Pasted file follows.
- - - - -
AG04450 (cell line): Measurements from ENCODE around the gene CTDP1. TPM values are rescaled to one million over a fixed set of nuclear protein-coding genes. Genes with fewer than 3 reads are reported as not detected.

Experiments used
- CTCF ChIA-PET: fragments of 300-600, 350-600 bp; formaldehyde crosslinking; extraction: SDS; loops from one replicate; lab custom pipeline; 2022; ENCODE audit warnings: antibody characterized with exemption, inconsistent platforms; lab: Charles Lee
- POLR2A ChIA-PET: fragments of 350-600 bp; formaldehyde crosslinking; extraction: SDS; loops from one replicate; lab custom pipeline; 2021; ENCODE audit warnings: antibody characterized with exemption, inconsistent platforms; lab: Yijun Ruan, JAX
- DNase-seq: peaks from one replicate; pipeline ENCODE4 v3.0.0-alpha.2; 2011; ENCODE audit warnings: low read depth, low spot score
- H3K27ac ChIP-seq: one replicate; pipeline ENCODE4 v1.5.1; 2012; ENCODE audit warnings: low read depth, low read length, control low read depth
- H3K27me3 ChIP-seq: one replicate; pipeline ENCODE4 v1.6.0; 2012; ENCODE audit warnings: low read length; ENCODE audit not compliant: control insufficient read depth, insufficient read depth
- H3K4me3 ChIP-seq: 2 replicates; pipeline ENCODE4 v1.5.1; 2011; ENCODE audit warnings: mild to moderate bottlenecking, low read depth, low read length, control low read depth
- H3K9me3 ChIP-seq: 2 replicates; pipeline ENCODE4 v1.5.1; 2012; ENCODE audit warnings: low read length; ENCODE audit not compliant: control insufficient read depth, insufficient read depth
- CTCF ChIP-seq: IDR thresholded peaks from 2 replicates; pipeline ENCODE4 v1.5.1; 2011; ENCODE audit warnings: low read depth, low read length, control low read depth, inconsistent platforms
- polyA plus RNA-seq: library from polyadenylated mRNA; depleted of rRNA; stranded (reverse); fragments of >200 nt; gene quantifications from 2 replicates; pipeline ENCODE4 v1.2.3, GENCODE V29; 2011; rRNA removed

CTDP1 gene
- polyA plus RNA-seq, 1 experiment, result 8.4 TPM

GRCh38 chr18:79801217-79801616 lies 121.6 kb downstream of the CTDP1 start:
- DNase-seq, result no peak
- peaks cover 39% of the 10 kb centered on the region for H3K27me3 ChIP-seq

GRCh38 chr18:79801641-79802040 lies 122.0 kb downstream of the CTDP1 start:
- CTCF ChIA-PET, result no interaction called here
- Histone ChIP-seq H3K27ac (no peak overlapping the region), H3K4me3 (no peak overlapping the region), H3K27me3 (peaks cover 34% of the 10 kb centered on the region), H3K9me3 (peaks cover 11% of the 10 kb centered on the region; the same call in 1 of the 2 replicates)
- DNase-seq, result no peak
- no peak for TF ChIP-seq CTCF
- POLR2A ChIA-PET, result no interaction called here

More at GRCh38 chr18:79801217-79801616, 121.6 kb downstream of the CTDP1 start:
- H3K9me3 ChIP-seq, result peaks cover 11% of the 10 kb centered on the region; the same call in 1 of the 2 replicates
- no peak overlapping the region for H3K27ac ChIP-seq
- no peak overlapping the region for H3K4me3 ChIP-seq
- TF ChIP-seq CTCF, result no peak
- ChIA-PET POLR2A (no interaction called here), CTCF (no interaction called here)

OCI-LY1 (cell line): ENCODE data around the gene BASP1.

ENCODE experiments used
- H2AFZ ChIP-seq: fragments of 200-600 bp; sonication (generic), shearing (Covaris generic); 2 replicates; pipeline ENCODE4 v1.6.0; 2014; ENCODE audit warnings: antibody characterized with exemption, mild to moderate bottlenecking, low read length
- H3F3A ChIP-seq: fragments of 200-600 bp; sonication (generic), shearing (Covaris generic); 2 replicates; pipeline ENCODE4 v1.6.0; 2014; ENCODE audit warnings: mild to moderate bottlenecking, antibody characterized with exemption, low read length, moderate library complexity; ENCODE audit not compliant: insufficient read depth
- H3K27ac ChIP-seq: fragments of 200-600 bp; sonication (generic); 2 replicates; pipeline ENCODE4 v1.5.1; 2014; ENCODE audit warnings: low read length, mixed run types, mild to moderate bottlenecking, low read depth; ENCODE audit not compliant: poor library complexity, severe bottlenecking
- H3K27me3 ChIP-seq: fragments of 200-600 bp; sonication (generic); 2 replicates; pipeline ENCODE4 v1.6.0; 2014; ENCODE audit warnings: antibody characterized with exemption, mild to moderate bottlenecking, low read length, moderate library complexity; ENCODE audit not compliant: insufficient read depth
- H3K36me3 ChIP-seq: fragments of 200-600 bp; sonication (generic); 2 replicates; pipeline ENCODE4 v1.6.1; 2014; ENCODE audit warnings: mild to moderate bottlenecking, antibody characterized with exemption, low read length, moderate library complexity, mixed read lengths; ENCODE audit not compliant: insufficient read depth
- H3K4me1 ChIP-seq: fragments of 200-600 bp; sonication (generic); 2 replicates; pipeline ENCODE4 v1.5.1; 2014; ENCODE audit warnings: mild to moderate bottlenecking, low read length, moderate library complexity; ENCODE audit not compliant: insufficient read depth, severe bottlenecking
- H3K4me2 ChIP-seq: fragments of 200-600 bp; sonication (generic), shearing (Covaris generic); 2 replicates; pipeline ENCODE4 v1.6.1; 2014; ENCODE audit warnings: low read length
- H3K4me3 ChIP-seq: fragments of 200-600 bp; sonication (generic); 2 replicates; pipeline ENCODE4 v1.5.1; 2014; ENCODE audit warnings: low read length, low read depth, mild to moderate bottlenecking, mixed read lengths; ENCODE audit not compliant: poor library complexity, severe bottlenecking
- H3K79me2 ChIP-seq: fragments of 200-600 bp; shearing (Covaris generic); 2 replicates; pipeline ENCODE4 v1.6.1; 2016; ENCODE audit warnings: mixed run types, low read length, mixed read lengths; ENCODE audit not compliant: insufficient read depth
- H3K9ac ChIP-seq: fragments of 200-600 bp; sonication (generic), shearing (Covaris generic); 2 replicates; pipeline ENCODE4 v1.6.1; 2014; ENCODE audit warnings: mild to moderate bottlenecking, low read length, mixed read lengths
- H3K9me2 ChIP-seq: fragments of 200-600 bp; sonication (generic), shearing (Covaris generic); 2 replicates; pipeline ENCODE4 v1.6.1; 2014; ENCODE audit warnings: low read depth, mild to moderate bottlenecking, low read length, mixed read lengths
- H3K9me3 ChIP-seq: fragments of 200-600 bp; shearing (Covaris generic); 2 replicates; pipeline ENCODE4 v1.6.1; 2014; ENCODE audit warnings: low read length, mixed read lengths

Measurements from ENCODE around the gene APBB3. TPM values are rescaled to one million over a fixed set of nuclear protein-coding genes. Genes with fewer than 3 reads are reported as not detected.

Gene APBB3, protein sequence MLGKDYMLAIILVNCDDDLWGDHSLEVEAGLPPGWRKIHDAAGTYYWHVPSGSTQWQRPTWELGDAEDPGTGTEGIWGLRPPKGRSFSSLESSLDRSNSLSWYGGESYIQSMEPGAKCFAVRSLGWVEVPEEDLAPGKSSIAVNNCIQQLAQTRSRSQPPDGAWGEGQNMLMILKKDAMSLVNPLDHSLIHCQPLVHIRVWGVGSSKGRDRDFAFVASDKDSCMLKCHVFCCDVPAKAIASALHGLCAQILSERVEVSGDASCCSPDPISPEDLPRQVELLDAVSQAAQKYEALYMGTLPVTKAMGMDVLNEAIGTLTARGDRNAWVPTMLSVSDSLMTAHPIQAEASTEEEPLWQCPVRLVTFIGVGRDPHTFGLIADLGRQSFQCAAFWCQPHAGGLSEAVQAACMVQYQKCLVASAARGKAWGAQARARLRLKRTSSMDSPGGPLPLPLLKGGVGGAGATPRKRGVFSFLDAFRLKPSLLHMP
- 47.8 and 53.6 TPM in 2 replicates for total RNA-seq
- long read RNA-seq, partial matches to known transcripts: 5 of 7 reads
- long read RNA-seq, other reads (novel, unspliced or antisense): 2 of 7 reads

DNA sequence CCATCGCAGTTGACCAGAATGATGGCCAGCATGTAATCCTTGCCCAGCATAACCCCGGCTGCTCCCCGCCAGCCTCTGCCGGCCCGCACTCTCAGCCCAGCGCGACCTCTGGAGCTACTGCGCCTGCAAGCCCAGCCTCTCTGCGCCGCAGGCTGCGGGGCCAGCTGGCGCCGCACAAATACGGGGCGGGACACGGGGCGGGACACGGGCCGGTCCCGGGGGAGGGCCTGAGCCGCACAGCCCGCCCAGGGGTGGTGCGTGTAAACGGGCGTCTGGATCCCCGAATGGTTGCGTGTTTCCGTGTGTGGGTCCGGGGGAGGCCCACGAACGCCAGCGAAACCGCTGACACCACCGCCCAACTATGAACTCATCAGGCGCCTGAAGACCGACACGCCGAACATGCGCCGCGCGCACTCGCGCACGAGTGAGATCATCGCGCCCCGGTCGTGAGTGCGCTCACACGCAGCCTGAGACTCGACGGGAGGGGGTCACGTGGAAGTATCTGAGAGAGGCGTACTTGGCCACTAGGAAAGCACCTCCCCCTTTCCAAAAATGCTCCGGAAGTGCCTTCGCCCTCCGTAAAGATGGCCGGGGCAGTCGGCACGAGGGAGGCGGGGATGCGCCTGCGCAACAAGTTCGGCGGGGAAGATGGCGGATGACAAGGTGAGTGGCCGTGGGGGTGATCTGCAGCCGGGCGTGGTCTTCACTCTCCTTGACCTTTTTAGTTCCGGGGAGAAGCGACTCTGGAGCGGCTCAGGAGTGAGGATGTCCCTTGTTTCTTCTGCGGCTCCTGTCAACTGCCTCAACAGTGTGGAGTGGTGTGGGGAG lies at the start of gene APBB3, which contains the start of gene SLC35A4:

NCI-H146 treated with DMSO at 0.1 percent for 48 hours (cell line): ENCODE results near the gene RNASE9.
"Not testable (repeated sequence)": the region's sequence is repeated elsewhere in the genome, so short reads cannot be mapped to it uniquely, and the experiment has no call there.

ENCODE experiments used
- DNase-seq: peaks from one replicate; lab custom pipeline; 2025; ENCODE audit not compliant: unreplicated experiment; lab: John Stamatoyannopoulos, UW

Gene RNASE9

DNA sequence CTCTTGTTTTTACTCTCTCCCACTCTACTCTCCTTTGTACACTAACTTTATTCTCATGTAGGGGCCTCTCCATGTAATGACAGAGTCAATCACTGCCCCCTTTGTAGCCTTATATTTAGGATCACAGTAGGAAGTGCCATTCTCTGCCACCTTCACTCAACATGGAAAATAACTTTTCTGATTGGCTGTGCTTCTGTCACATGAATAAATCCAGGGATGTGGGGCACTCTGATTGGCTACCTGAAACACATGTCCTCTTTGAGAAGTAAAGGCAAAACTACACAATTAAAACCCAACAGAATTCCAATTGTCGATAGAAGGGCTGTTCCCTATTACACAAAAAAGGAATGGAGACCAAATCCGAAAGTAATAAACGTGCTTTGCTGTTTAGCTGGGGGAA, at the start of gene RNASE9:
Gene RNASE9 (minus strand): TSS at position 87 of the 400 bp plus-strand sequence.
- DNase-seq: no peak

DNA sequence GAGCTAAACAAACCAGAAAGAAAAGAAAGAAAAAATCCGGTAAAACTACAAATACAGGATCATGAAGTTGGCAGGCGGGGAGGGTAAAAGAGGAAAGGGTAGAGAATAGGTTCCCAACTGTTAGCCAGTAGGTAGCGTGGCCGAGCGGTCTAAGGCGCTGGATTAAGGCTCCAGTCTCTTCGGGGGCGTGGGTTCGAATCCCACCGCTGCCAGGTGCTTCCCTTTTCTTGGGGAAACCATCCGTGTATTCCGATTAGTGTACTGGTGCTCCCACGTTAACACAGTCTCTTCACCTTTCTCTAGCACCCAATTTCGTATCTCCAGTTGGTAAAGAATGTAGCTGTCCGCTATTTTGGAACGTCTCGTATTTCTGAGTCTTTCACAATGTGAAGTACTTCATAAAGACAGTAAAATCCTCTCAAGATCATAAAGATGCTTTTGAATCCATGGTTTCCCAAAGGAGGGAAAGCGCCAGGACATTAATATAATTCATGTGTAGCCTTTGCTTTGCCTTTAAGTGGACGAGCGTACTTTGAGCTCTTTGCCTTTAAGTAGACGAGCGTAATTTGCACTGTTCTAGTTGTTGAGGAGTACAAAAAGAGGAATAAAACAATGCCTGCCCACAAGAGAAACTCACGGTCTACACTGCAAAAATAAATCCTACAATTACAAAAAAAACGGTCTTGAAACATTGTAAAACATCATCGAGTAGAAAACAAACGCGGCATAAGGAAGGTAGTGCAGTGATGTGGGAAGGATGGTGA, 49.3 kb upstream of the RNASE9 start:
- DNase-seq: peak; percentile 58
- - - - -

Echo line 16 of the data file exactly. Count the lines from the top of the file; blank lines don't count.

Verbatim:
- peaks cover 39% of the 10 kb centered on the region for H3K27me3 ChIP-seq